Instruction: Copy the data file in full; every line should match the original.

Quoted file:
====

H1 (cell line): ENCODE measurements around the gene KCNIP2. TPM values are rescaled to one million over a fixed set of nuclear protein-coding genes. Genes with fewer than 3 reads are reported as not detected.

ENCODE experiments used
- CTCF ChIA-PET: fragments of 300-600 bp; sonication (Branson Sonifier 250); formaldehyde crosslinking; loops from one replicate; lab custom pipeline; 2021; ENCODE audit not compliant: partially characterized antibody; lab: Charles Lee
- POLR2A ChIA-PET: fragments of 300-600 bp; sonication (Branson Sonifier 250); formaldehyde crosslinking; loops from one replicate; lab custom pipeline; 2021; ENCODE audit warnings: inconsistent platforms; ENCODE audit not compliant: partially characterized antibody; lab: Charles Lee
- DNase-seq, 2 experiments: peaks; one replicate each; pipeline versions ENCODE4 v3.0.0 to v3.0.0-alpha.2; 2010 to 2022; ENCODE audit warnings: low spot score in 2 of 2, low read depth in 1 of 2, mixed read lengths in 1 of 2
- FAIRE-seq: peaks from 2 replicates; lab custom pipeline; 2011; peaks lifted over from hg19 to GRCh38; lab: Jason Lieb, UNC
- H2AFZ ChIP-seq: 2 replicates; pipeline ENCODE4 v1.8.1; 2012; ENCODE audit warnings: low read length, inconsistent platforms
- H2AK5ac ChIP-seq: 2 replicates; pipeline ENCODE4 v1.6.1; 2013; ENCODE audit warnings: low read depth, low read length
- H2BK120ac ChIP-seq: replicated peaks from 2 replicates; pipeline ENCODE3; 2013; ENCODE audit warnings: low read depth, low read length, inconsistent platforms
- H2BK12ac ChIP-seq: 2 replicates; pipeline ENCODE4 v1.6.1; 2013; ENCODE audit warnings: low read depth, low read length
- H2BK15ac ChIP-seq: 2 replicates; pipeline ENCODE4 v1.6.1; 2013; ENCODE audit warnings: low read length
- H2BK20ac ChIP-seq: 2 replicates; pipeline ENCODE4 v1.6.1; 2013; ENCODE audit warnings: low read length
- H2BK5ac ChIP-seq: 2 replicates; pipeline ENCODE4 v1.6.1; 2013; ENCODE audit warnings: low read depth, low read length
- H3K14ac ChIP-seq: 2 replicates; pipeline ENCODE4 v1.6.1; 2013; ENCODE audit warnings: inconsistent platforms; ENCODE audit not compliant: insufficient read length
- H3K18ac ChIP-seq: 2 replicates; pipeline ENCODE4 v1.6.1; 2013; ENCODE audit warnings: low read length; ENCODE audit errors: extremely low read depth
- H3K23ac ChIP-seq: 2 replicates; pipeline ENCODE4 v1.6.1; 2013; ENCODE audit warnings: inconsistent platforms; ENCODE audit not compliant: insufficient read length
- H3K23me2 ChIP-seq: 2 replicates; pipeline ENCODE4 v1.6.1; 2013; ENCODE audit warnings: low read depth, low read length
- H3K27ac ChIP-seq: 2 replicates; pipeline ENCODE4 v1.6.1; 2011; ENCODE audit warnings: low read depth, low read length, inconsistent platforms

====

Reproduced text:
H1 (cell line): ENCODE measurements around the gene KCNIP2. TPM values are rescaled to one million over a fixed set of nuclear protein-coding genes. Genes with fewer than 3 reads are reported as not detected.

ENCODE experiments used
- CTCF ChIA-PET: fragments of 300-600 bp; sonication (Branson Sonifier 250); formaldehyde crosslinking; loops from one replicate; lab custom pipeline; 2021; ENCODE audit not compliant: partially characterized antibody; lab: Charles Lee
- POLR2A ChIA-PET: fragments of 300-600 bp; sonication (Branson Sonifier 250); formaldehyde crosslinking; loops from one replicate; lab custom pipeline; 2021; ENCODE audit warnings: inconsistent platforms; ENCODE audit not compliant: partially characterized antibody; lab: Charles Lee
- DNase-seq, 2 experiments: peaks; one replicate each; pipeline versions ENCODE4 v3.0.0 to v3.0.0-alpha.2; 2010 to 2022; ENCODE audit warnings: low spot score in 2 of 2, low read depth in 1 of 2, mixed read lengths in 1 of 2
- FAIRE-seq: peaks from 2 replicates; lab custom pipeline; 2011; peaks lifted over from hg19 to GRCh38; lab: Jason Lieb, UNC
- H2AFZ ChIP-seq: 2 replicates; pipeline ENCODE4 v1.8.1; 2012; ENCODE audit warnings: low read length, inconsistent platforms
- H2AK5ac ChIP-seq: 2 replicates; pipeline ENCODE4 v1.6.1; 2013; ENCODE audit warnings: low read depth, low read length
- H2BK120ac ChIP-seq: replicated peaks from 2 replicates; pipeline ENCODE3; 2013; ENCODE audit warnings: low read depth, low read length, inconsistent platforms
- H2BK12ac ChIP-seq: 2 replicates; pipeline ENCODE4 v1.6.1; 2013; ENCODE audit warnings: low read depth, low read length
- H2BK15ac ChIP-seq: 2 replicates; pipeline ENCODE4 v1.6.1; 2013; ENCODE audit warnings: low read length
- H2BK20ac ChIP-seq: 2 replicates; pipeline ENCODE4 v1.6.1; 2013; ENCODE audit warnings: low read length
- H2BK5ac ChIP-seq: 2 replicates; pipeline ENCODE4 v1.6.1; 2013; ENCODE audit warnings: low read depth, low read length
- H3K14ac ChIP-seq: 2 replicates; pipeline ENCODE4 v1.6.1; 2013; ENCODE audit warnings: inconsistent platforms; ENCODE audit not compliant: insufficient read length
- H3K18ac ChIP-seq: 2 replicates; pipeline ENCODE4 v1.6.1; 2013; ENCODE audit warnings: low read length; ENCODE audit errors: extremely low read depth
- H3K23ac ChIP-seq: 2 replicates; pipeline ENCODE4 v1.6.1; 2013; ENCODE audit warnings: inconsistent platforms; ENCODE audit not compliant: insufficient read length
- H3K23me2 ChIP-seq: 2 replicates; pipeline ENCODE4 v1.6.1; 2013; ENCODE audit warnings: low read depth, low read length
- H3K27ac ChIP-seq: 2 replicates; pipeline ENCODE4 v1.6.1; 2011; ENCODE audit warnings: low read depth, low read length, inconsistent platforms